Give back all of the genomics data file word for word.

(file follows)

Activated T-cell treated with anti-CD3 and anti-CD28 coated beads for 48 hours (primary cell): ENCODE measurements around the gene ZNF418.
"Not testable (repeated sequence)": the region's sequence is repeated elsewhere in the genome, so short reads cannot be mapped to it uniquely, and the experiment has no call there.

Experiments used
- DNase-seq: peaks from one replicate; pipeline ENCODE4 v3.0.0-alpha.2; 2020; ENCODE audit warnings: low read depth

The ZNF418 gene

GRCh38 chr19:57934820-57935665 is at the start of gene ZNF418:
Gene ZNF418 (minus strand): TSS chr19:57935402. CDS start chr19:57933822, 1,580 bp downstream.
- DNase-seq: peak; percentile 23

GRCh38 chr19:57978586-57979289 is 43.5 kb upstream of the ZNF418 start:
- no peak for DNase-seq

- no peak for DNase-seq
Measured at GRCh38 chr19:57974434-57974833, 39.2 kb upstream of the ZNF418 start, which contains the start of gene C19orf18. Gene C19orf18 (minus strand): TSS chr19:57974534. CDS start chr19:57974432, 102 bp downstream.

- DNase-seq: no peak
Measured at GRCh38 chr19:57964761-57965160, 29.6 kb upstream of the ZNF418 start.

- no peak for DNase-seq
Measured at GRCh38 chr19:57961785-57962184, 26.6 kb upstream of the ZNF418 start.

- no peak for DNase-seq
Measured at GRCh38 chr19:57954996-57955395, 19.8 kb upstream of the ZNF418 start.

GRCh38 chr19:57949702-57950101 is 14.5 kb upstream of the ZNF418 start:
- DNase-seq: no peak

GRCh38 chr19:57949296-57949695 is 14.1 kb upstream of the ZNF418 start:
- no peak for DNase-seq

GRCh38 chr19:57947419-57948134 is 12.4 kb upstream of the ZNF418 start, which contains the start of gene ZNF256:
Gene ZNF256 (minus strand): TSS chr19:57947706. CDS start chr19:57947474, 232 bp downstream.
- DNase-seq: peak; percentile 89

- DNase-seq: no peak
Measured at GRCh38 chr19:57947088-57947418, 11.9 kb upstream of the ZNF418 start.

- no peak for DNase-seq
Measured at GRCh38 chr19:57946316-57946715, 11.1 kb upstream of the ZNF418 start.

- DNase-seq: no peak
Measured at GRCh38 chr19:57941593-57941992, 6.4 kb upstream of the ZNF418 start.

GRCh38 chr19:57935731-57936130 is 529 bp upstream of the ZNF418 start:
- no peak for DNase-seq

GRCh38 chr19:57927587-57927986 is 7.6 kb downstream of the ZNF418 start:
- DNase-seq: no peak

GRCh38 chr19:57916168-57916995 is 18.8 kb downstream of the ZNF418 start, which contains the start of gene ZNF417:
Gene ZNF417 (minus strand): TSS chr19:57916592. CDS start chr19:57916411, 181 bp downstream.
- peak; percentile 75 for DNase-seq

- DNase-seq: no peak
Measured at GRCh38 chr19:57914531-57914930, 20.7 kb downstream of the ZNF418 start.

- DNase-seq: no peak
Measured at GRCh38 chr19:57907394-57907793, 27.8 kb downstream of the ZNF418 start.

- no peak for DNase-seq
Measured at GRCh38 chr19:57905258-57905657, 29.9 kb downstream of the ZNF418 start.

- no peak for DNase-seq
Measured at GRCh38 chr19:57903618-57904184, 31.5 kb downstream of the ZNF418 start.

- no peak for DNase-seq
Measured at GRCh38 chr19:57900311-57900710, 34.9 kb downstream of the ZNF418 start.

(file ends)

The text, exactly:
Activated T-cell treated with anti-CD3 and anti-CD28 coated beads for 48 hours (primary cell): ENCODE measurements around the gene ZNF418.
"Not testable (repeated sequence)": the region's sequence is repeated elsewhere in the genome, so short reads cannot be mapped to it uniquely, and the experiment has no call there.

Experiments used
- DNase-seq: peaks from one replicate; pipeline ENCODE4 v3.0.0-alpha.2; 2020; ENCODE audit warnings: low read depth

The ZNF418 gene

GRCh38 chr19:57934820-57935665 is at the start of gene ZNF418:
Gene ZNF418 (minus strand): TSS chr19:57935402. CDS start chr19:57933822, 1,580 bp downstream.
- DNase-seq: peak; percentile 23

GRCh38 chr19:57978586-57979289 is 43.5 kb upstream of the ZNF418 start:
- no peak for DNase-seq

- no peak for DNase-seq
Measured at GRCh38 chr19:57974434-57974833, 39.2 kb upstream of the ZNF418 start, which contains the start of gene C19orf18. Gene C19orf18 (minus strand): TSS chr19:57974534. CDS start chr19:57974432, 102 bp downstream.

- DNase-seq: no peak
Measured at GRCh38 chr19:57964761-57965160, 29.6 kb upstream of the ZNF418 start.

- no peak for DNase-seq
Measured at GRCh38 chr19:57961785-57962184, 26.6 kb upstream of the ZNF418 start.

- no peak for DNase-seq
Measured at GRCh38 chr19:57954996-57955395, 19.8 kb upstream of the ZNF418 start.

GRCh38 chr19:57949702-57950101 is 14.5 kb upstream of the ZNF418 start:
- DNase-seq: no peak

GRCh38 chr19:57949296-57949695 is 14.1 kb upstream of the ZNF418 start:
- no peak for DNase-seq

GRCh38 chr19:57947419-57948134 is 12.4 kb upstream of the ZNF418 start, which contains the start of gene ZNF256:
Gene ZNF256 (minus strand): TSS chr19:57947706. CDS start chr19:57947474, 232 bp downstream.
- DNase-seq: peak; percentile 89

- DNase-seq: no peak
Measured at GRCh38 chr19:57947088-57947418, 11.9 kb upstream of the ZNF418 start.

- no peak for DNase-seq
Measured at GRCh38 chr19:57946316-57946715, 11.1 kb upstream of the ZNF418 start.

- DNase-seq: no peak
Measured at GRCh38 chr19:57941593-57941992, 6.4 kb upstream of the ZNF418 start.

GRCh38 chr19:57935731-57936130 is 529 bp upstream of the ZNF418 start:
- no peak for DNase-seq

GRCh38 chr19:57927587-57927986 is 7.6 kb downstream of the ZNF418 start:
- DNase-seq: no peak

GRCh38 chr19:57916168-57916995 is 18.8 kb downstream of the ZNF418 start, which contains the start of gene ZNF417:
Gene ZNF417 (minus strand): TSS chr19:57916592. CDS start chr19:57916411, 181 bp downstream.
- peak; percentile 75 for DNase-seq

- DNase-seq: no peak
Measured at GRCh38 chr19:57914531-57914930, 20.7 kb downstream of the ZNF418 start.

- DNase-seq: no peak
Measured at GRCh38 chr19:57907394-57907793, 27.8 kb downstream of the ZNF418 start.

- no peak for DNase-seq
Measured at GRCh38 chr19:57905258-57905657, 29.9 kb downstream of the ZNF418 start.

- no peak for DNase-seq
Measured at GRCh38 chr19:57903618-57904184, 31.5 kb downstream of the ZNF418 start.

- no peak for DNase-seq
Measured at GRCh38 chr19:57900311-57900710, 34.9 kb downstream of the ZNF418 start.